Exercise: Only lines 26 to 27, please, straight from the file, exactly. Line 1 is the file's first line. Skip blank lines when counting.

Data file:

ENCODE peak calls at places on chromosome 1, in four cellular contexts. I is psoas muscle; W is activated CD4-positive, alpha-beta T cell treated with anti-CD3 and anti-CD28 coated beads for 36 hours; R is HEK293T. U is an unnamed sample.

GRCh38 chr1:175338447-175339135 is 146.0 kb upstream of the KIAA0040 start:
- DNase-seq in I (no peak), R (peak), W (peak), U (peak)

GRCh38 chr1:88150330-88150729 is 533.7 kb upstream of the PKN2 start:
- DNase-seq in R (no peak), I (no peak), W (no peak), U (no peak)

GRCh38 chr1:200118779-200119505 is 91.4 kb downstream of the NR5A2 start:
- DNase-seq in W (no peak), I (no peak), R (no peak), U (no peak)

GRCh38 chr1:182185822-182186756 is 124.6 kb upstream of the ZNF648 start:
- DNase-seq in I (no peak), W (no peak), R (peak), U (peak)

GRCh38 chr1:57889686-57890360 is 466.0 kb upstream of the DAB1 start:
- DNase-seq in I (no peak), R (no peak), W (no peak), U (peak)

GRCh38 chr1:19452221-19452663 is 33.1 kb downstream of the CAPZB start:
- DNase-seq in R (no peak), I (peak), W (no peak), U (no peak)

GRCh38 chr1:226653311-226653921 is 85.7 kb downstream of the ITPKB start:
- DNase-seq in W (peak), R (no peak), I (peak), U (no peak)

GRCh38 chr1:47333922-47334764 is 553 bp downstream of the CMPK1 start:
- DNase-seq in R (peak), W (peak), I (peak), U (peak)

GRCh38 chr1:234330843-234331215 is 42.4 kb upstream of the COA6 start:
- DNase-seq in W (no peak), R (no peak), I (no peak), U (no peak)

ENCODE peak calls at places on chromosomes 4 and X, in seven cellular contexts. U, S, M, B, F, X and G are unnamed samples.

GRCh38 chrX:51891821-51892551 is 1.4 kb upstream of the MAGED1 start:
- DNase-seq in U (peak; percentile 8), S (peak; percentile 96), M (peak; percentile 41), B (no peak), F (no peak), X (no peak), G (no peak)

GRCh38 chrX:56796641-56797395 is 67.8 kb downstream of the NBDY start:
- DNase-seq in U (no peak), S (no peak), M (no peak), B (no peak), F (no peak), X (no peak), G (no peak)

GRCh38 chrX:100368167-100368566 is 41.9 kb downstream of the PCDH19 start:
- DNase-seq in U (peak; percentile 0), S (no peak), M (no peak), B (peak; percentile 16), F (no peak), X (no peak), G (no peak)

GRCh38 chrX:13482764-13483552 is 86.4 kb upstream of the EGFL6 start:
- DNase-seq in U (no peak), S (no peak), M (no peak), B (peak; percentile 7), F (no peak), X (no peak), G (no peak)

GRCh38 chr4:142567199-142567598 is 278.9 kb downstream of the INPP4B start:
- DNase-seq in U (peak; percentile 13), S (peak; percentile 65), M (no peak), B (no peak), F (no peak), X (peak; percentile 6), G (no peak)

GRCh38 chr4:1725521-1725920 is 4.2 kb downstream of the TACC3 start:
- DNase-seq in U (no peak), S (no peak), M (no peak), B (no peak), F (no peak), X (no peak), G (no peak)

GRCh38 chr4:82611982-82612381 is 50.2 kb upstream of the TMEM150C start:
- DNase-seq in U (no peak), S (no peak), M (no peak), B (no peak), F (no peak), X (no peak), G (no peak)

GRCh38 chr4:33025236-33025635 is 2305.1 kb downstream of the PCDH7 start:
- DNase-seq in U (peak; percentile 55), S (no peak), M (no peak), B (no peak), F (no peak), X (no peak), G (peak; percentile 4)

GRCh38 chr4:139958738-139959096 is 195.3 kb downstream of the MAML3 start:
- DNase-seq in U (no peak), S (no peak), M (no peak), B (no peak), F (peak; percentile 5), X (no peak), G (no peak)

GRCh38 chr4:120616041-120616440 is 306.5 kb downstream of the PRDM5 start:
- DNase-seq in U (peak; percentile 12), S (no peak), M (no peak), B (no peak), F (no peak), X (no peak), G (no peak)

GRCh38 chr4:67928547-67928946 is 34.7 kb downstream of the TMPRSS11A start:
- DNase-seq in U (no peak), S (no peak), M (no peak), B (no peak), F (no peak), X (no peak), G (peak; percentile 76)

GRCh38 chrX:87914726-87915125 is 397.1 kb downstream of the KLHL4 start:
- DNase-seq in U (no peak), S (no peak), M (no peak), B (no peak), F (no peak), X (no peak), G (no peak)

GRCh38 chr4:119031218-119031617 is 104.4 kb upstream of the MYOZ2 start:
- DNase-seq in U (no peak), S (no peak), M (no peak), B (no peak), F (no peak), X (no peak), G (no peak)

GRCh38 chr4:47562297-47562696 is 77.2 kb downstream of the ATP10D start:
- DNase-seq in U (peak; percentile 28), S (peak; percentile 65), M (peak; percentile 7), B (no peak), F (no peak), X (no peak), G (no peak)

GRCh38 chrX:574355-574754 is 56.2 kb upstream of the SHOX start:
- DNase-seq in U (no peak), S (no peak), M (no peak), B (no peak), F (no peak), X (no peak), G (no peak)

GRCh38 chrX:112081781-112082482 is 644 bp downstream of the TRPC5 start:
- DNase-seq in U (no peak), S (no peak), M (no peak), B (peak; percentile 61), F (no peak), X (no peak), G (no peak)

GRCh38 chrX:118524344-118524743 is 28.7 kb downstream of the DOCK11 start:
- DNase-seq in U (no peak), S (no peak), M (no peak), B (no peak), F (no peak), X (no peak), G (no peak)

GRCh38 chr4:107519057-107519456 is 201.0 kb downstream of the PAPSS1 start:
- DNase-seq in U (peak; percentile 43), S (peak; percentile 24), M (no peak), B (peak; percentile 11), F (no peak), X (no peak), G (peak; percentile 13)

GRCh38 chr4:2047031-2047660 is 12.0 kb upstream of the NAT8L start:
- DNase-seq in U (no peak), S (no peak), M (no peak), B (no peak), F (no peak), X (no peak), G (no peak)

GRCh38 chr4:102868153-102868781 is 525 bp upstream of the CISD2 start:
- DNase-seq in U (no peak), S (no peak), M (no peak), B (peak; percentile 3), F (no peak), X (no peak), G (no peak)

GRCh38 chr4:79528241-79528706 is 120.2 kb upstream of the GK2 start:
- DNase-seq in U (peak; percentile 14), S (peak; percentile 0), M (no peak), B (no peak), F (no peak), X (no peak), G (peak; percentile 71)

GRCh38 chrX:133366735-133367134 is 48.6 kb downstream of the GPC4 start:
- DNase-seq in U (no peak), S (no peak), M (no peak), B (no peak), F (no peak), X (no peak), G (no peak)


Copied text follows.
- DNase-seq in U (peak; percentile 0), S (no peak), M (no peak), B (peak; percentile 16), F (no peak), X (no peak), G (no peak)

GRCh38 chrX:13482764-13483552 is 86.4 kb upstream of the EGFL6 start: